Phone: 817-697-4038 Fax: 877-409-3962

Nail Fungus

If you suffer from pain or discomfort, please Schedule an appointment with one of our orthopedic specialists as soon as possible.

What Is Nail Fungus?

Nail fungus, also known as onychomycosis, is a common condition that affects the nails, usually the toenails. It is caused by a fungal infection that can invade the nail bed, nail plate, or both.

The most common type of fungus responsible for nail infections is called dermatophyte. However, other fungi, such as yeast and mold, can also cause this condition.

Indication Of Nail Fungus

This condiion typically begins with a small white or yellow spot on the nail, usually near the edge. As the infection progresses, the fungus may spread deeper into the nail, leading to thickening, discoloration, and brittleness. Other common signs and symptoms include:

  1. Yellowing or whitening of the nail.
  2. Nail thickening, making it difficult to trim or maintain.
  3. Crumbling or brittle nails.
  4. Distorted or ragged nail shape.
  5. Separation of the nail from the nail bed.
  6. Foul odor from the affected nail.
  7. Pain or discomfort in severe cases.

Causing Factors Include

  1. Warm and moist environments: Fungi thrive in warm, damp conditions, such as swimming pools, locker rooms, and shoes that promote perspiration.
  2. Injury or trauma to the nail: Damaged nails are more susceptible to fungal infections.
  3. Weakened immune system: Certain medical conditions or medications that suppress the immune system can increase the risk of nail fungus.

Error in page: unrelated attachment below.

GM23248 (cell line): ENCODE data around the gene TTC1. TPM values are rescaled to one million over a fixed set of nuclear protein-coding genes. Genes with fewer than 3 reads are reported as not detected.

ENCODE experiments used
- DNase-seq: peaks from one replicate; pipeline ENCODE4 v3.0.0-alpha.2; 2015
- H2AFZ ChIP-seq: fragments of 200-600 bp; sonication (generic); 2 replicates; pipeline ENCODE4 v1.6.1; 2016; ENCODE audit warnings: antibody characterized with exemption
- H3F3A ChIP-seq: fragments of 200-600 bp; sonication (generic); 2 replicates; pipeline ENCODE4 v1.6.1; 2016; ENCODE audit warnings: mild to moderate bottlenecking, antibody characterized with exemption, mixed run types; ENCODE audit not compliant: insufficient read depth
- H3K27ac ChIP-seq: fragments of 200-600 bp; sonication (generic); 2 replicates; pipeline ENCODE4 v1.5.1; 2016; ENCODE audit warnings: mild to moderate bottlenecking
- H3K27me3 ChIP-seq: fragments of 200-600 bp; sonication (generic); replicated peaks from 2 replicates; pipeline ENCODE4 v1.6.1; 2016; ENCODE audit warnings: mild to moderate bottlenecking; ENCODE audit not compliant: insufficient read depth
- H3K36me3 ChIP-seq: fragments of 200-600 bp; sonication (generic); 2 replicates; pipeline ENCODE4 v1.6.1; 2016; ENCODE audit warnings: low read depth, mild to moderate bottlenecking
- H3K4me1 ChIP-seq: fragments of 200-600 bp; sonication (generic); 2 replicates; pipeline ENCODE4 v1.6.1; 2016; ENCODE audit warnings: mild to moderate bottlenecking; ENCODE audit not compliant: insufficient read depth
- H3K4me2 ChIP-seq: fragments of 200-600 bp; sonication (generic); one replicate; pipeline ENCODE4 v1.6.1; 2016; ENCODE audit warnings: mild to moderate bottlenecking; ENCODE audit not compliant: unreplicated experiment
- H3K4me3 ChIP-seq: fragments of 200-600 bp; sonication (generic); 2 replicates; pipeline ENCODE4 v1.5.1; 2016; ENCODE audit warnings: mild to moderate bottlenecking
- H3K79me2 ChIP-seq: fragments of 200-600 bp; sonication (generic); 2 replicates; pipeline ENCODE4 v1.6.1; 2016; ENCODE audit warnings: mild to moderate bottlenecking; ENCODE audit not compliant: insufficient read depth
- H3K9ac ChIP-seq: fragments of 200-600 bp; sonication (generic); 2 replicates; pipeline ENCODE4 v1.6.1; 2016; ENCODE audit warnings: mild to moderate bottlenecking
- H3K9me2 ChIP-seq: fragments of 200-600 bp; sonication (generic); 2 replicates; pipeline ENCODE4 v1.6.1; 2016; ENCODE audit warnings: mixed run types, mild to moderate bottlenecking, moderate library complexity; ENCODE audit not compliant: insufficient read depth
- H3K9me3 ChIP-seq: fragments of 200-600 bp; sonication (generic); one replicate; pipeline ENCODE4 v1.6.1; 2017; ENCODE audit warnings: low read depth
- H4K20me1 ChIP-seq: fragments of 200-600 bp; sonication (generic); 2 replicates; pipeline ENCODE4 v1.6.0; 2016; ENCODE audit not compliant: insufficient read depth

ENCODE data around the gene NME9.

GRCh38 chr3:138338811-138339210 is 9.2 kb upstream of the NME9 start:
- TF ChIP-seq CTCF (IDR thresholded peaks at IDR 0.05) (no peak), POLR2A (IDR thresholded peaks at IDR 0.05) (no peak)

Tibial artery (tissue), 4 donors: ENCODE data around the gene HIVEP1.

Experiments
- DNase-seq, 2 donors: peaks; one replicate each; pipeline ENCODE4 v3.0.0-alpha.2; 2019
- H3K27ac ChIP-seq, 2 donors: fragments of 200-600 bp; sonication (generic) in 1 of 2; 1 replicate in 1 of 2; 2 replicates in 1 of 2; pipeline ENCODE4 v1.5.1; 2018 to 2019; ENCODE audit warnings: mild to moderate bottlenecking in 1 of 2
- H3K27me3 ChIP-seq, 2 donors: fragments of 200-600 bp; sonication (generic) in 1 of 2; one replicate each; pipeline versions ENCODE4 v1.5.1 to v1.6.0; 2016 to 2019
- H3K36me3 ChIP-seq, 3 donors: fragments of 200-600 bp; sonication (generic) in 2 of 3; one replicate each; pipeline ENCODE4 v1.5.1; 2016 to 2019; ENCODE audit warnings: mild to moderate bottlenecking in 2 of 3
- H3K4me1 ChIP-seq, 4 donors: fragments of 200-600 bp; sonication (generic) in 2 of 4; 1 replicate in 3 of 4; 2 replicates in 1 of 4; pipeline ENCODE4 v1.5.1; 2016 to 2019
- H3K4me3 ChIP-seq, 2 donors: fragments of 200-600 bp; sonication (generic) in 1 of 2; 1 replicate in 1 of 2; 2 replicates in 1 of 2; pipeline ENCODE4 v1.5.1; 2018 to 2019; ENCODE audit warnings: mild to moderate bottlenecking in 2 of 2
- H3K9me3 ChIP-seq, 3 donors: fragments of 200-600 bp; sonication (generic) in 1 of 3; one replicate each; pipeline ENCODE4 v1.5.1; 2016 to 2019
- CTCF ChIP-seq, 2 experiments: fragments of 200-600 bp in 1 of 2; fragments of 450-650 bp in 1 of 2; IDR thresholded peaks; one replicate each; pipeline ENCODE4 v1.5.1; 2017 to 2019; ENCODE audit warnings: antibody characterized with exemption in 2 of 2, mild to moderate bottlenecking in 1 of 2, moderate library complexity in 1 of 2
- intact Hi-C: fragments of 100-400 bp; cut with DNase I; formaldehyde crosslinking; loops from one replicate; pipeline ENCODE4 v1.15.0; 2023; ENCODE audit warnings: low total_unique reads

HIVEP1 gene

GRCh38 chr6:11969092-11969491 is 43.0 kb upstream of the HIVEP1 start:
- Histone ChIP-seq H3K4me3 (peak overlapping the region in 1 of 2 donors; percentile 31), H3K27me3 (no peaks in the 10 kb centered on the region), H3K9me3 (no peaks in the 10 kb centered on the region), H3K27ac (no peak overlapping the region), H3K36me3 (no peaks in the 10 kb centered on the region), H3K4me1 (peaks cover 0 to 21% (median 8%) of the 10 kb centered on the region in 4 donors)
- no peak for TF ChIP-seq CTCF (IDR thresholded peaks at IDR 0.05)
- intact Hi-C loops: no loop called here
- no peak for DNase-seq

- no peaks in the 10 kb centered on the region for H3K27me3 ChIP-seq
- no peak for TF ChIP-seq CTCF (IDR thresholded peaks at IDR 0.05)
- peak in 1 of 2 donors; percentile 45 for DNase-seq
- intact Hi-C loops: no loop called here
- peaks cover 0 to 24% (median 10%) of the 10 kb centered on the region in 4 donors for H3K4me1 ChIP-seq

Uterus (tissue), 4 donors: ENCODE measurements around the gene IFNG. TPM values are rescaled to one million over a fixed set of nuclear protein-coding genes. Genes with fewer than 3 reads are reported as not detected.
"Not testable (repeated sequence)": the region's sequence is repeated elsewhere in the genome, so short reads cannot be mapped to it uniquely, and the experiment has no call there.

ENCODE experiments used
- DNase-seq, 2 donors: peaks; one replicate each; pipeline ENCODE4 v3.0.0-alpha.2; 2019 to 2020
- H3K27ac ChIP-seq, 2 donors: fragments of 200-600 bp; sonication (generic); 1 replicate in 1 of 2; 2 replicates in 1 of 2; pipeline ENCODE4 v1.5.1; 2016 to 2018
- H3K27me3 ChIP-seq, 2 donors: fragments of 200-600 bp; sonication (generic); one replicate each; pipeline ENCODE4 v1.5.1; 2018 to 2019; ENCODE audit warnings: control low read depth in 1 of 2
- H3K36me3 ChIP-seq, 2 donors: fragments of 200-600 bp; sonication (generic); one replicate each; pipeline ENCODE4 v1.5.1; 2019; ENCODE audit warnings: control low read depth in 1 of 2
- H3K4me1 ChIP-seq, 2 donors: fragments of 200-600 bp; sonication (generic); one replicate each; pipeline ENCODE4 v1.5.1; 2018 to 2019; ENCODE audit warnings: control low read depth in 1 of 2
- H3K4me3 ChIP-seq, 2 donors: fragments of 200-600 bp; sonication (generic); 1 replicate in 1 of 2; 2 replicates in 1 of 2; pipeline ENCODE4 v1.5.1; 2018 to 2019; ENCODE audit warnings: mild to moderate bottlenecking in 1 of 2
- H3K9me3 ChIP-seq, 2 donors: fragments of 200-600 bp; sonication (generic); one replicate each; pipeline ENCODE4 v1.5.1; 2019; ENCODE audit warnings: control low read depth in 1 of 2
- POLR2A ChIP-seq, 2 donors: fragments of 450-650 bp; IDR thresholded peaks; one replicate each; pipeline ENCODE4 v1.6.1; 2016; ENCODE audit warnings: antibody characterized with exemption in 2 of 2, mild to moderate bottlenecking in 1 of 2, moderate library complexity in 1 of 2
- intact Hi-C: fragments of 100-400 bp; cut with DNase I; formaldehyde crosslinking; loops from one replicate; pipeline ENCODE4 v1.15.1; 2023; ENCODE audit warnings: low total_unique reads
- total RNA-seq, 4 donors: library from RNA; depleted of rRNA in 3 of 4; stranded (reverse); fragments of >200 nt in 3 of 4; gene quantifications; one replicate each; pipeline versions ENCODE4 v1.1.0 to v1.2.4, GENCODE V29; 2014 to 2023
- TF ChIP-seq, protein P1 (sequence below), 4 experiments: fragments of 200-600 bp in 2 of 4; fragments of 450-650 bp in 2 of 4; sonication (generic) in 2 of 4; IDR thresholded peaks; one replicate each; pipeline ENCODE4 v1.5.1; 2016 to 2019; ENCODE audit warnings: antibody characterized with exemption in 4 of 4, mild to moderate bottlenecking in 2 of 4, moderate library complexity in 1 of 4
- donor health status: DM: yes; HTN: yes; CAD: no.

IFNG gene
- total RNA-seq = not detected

4. Poor foot hygiene: Not keeping the feet clean and dry can create an environment conducive to fungal growth.
  5. Diabetes or circulation problems: These conditions can impair blood flow and increase the risk of nail fungus.

Treatment Options

Treatment can be challenging, and it often requires consistent and long-term efforts. Common treatment options include:

  1. Topical antifungal medications: Over-the-counter or prescription antifungal creams, lotions, or nail lacquers can be applied directly to the affected nail.
  2. Oral antifungal medications: Prescription oral medications may be recommended for more severe or resistant cases of nail fungus.
  3. Nail debridement: Trimming, filing, or removing the infected nail material can help improve the effectiveness of topical treatments.
  4. Laser therapy: Some healthcare providers offer laser treatments that target and destroy the fungus in the nail.
  5. Surgical nail removal: In severe cases, when other treatments are ineffective, surgical removal of the affected nail may be necessary.

Prevention involves practicing good foot hygiene, such as keeping the feet clean and dry, wearing breathable shoes and socks, avoiding sharing personal items like nail clippers or shoes, and using antifungal powders or sprays in shoes and socks.

If you suspect you have nail fungus, it is advisable to consult with a healthcare professional, such as a dermatologist or podiatrist, who can accurately diagnose the condition and recommend appropriate treatment options based on the severity and extent of the infection.

 

If you would like to speak to an Orthopedic Foot and Ankle Specialist, give us a call at 817-697-4038, or contact us over the web. Telemedicine appointments are also available.

en_USEnglish